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Judges 20:48

ESV And the men of Israel turned back against the people of Benjamin and struck them with the edge of the sword, the city, men and beasts and all that they found. And all the towns that they found they set on fire.
NIV The men of Israel went back to Benjamin and put all the towns to the sword, including the animals and everything else they found. All the towns they came across they set on fire.
NASB The men of Israel then turned back against the sons of Benjamin and struck them with the edge of the sword, both the entire city with the cattle and all that they found; they also set on fire all the cities which they found.
CSB The men of Israel turned back against the other Benjaminites and killed them with their swords--the entire city, the animals, and everything that remained. They also burned all the cities that remained.
NLT And the Israelites returned and slaughtered every living thing in all the towns — the people, the livestock, and everything they found. They also burned down all the towns they came to.
KJV And the men of Israel turned again upon the children of Benjamin, and smote them with the edge of the sword, as well the men of every city, as the beast, and all that came to hand: also they set on fire all the cities that they came to.

What does Judges 20:48 mean?

With nearly the entire army of Benjamin—meaning almost all the tribe's adult men—destroyed, the combined army of the other eleven tribes of Israel turn back. But they don't return home; they sweep through the local territory with a vengeance. What began as an effort to punish a single town for atrocity has become a total war against the uncooperative tribe of Benjamin. This is the wrath of God expressed against the wickedness and rebellion of one tribe through the swords of the other tribes of His people. It is a dark day for all involved.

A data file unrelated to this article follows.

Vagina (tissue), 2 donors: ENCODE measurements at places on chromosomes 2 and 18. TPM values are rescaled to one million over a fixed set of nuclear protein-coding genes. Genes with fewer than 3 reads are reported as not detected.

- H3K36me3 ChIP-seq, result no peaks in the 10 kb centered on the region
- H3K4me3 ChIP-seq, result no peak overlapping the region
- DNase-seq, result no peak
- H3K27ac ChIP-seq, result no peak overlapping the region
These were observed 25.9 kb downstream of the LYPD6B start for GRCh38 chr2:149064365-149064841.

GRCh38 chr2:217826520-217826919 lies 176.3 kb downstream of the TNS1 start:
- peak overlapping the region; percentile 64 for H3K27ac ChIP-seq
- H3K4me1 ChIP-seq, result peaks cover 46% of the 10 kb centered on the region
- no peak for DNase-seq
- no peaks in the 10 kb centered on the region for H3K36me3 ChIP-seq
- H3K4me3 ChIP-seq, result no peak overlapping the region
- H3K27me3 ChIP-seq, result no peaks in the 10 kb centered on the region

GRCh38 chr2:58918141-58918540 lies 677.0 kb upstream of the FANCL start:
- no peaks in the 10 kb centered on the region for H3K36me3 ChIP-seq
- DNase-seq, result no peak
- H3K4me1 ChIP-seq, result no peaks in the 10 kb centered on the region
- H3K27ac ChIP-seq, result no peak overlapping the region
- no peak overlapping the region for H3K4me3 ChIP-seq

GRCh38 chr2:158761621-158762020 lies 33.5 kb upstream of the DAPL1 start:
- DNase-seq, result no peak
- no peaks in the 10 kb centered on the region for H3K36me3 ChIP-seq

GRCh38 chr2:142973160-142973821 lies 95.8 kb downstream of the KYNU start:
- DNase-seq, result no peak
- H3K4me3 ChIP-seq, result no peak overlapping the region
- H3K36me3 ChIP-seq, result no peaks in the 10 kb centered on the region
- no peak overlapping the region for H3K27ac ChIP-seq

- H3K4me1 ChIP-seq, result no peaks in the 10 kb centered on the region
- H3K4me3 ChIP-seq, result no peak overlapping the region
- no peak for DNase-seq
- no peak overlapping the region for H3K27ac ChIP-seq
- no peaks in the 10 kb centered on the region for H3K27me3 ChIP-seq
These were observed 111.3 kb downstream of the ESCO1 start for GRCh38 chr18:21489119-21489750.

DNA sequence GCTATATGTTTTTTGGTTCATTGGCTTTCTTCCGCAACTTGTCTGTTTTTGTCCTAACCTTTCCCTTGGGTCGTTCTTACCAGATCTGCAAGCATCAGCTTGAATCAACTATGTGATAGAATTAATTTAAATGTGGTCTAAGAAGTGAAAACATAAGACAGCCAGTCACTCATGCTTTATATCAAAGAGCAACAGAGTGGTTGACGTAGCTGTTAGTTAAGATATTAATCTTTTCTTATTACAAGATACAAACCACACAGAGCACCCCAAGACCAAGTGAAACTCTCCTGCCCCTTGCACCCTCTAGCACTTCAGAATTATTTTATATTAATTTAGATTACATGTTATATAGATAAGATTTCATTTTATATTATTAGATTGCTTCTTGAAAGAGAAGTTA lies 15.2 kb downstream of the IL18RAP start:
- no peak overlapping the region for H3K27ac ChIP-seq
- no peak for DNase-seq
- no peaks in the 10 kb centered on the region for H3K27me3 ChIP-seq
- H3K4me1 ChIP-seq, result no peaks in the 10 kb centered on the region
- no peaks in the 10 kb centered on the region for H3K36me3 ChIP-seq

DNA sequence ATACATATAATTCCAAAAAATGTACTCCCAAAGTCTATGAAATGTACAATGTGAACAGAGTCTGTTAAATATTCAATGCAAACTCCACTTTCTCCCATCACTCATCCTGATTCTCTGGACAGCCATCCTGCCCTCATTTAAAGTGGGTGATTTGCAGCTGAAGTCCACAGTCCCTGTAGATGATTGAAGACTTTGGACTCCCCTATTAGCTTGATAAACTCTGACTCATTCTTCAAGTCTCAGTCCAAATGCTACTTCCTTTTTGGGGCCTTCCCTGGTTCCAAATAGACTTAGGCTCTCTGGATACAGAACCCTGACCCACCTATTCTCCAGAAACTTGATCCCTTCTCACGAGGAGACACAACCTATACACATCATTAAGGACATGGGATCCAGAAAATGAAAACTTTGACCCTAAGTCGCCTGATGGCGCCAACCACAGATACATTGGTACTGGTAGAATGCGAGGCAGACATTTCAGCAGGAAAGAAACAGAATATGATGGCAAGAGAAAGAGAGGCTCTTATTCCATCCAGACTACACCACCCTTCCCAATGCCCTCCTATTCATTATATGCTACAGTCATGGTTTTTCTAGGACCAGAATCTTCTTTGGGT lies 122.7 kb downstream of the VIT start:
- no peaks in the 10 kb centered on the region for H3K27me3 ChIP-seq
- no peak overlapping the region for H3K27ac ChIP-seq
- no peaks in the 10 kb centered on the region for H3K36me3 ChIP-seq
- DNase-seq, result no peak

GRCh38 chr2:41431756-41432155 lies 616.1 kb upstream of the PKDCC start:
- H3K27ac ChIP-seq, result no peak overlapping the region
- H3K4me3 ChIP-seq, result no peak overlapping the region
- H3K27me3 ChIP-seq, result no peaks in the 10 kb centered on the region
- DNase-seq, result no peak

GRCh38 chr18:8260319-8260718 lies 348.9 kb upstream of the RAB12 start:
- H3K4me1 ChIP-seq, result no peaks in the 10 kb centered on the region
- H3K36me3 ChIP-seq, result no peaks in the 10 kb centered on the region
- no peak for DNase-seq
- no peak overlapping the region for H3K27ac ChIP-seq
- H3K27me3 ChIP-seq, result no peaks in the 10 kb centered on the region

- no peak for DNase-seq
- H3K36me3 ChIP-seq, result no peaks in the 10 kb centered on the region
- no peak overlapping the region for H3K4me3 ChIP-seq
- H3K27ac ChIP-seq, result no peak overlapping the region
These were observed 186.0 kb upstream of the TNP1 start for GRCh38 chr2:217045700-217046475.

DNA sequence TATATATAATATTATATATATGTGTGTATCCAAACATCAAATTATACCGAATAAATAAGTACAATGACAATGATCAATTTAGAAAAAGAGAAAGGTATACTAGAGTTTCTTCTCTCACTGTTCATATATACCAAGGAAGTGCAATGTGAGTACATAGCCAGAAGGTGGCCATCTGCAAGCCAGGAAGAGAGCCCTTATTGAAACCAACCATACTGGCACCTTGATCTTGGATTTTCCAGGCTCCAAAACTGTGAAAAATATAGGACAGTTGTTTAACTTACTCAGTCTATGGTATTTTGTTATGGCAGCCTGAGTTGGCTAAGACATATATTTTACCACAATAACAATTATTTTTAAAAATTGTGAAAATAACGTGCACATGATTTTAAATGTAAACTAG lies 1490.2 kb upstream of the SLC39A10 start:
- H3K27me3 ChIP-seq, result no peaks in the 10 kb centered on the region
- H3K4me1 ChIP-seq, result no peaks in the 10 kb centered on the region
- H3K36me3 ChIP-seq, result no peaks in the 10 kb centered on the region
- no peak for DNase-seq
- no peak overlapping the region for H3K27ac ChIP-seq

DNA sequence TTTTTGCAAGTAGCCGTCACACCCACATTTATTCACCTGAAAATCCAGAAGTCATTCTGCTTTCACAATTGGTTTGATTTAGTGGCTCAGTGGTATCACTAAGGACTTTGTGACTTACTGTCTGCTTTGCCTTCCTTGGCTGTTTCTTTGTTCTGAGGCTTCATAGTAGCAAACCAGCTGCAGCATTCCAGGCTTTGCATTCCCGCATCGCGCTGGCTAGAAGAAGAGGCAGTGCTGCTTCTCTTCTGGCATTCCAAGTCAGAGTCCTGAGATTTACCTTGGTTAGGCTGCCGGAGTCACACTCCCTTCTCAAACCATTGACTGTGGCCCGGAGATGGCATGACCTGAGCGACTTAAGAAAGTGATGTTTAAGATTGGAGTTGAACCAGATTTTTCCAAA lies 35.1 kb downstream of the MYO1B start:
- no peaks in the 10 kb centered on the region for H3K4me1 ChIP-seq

The Israelite soldiers move through Benjamin's territory, killing every person and animal they find and burning all the cities to the ground. In a sense, they do everything they can to wipe Benjamin from the earth. The circumstances of the following chapter cast doubt on the idea that God intended Israel to take the slaughter of Benjamin as far as they did. No mention is ever made of the Lord requiring the deaths of all the women and children of Benjamin. Nor is there a record of God commanding Israel to wipe them from the earth as if they were Canaanites. It is possible Israel has gone too far or has somehow missed the will of the Lord for Benjamin.

The next chapter makes it clear that the 600 men hiding at Rimmon (Judges 20:47) are the only Benjaminites who survived. It will also explain two national vows, made in anger, which threaten the complete extinction of that tribe.
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